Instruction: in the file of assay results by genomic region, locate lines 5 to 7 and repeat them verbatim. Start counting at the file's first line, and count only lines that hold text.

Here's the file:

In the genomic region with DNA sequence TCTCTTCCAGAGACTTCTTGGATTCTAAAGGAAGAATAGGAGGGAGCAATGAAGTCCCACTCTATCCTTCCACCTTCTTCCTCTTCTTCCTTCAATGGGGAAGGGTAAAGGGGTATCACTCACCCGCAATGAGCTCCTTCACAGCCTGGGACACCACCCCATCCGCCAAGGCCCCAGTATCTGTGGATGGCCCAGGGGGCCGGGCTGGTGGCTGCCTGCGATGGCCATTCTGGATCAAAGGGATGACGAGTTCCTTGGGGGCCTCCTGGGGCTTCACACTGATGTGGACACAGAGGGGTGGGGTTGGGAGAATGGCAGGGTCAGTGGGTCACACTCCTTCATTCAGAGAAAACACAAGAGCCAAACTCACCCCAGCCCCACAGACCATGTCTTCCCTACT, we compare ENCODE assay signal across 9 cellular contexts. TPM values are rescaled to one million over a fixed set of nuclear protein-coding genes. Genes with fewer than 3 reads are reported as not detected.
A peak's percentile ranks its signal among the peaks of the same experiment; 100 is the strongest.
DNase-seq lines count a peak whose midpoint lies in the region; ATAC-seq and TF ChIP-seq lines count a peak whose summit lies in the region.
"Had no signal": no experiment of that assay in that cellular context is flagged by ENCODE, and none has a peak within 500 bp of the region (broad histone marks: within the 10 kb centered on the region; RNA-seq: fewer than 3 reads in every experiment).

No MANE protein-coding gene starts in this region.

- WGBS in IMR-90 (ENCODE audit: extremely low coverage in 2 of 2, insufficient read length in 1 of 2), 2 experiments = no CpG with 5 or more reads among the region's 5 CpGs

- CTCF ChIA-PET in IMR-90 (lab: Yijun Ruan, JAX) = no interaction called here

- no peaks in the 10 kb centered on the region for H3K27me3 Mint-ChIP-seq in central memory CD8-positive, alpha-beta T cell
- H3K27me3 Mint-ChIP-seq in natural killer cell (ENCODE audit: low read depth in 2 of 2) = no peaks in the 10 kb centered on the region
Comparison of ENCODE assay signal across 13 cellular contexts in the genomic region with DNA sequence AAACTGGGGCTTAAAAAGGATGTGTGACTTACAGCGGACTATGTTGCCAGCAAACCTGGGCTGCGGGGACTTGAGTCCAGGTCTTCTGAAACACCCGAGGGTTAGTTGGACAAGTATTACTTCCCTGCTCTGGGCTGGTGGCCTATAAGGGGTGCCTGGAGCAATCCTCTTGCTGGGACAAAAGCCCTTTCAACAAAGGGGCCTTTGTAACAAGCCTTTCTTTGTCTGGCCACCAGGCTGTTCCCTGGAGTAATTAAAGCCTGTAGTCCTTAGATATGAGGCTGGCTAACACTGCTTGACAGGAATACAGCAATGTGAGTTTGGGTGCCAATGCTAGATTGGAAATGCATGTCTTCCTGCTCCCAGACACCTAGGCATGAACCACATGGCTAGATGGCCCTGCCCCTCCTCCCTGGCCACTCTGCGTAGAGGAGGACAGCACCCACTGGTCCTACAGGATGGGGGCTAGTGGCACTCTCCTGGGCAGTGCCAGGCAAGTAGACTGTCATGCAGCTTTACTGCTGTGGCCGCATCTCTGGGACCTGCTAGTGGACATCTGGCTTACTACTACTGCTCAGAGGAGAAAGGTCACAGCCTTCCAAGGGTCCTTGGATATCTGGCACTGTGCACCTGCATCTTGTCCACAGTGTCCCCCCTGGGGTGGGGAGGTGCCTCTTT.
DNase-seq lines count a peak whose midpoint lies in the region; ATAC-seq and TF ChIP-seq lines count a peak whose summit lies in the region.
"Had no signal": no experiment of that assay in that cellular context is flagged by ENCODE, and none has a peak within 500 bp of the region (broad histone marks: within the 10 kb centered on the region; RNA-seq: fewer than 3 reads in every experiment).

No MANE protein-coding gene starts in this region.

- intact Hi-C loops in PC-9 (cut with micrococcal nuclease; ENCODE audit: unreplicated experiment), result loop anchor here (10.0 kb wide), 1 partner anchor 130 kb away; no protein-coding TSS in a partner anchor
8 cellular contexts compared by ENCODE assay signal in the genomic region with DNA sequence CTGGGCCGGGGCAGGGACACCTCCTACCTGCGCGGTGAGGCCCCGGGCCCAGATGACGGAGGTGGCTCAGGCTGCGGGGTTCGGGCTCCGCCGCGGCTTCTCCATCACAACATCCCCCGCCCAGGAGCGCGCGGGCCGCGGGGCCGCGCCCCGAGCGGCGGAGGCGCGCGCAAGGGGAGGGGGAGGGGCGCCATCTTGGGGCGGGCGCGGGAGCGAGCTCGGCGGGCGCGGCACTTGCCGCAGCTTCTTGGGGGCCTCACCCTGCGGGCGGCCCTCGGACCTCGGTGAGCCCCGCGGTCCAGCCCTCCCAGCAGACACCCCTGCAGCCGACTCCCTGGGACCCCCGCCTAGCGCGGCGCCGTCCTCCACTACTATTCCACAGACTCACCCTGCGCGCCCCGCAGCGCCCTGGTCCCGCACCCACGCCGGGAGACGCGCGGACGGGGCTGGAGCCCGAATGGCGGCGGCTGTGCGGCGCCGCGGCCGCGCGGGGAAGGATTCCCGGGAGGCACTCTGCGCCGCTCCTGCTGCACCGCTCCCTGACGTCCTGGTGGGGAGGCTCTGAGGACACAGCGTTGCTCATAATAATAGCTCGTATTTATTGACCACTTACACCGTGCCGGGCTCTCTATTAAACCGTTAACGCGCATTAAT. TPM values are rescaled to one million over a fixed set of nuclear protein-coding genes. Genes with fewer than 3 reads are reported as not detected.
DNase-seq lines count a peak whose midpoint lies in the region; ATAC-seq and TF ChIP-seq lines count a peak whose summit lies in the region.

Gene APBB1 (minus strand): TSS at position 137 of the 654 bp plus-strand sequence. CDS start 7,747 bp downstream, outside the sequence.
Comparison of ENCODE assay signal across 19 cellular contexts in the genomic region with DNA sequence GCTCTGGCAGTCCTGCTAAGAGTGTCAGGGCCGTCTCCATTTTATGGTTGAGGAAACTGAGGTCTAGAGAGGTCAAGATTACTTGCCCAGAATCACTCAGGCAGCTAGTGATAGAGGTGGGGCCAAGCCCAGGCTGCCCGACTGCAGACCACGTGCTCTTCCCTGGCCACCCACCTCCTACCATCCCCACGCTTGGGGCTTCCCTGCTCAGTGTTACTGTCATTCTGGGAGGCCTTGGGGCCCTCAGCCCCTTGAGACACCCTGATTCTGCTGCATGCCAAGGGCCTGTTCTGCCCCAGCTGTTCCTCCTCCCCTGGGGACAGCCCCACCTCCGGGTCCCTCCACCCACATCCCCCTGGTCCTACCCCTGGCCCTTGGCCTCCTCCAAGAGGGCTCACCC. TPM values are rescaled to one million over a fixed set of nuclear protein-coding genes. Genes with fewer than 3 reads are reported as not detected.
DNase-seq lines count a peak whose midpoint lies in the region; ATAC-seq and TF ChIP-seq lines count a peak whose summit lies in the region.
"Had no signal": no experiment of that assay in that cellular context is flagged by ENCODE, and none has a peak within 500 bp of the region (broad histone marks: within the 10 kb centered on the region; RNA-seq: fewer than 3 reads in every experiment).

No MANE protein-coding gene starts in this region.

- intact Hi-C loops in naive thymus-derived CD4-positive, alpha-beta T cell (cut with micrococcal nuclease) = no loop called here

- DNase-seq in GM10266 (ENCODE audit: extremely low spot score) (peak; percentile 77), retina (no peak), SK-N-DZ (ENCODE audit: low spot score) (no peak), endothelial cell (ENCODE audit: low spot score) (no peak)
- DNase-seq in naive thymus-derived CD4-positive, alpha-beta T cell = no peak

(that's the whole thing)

No MANE protein-coding gene starts in this region.

- WGBS in IMR-90 (ENCODE audit: extremely low coverage in 2 of 2, insufficient read length in 1 of 2), 2 experiments = no CpG with 5 or more reads among the region's 5 CpGs

- CTCF ChIA-PET in IMR-90 (lab: Yijun Ruan, JAX) = no interaction called here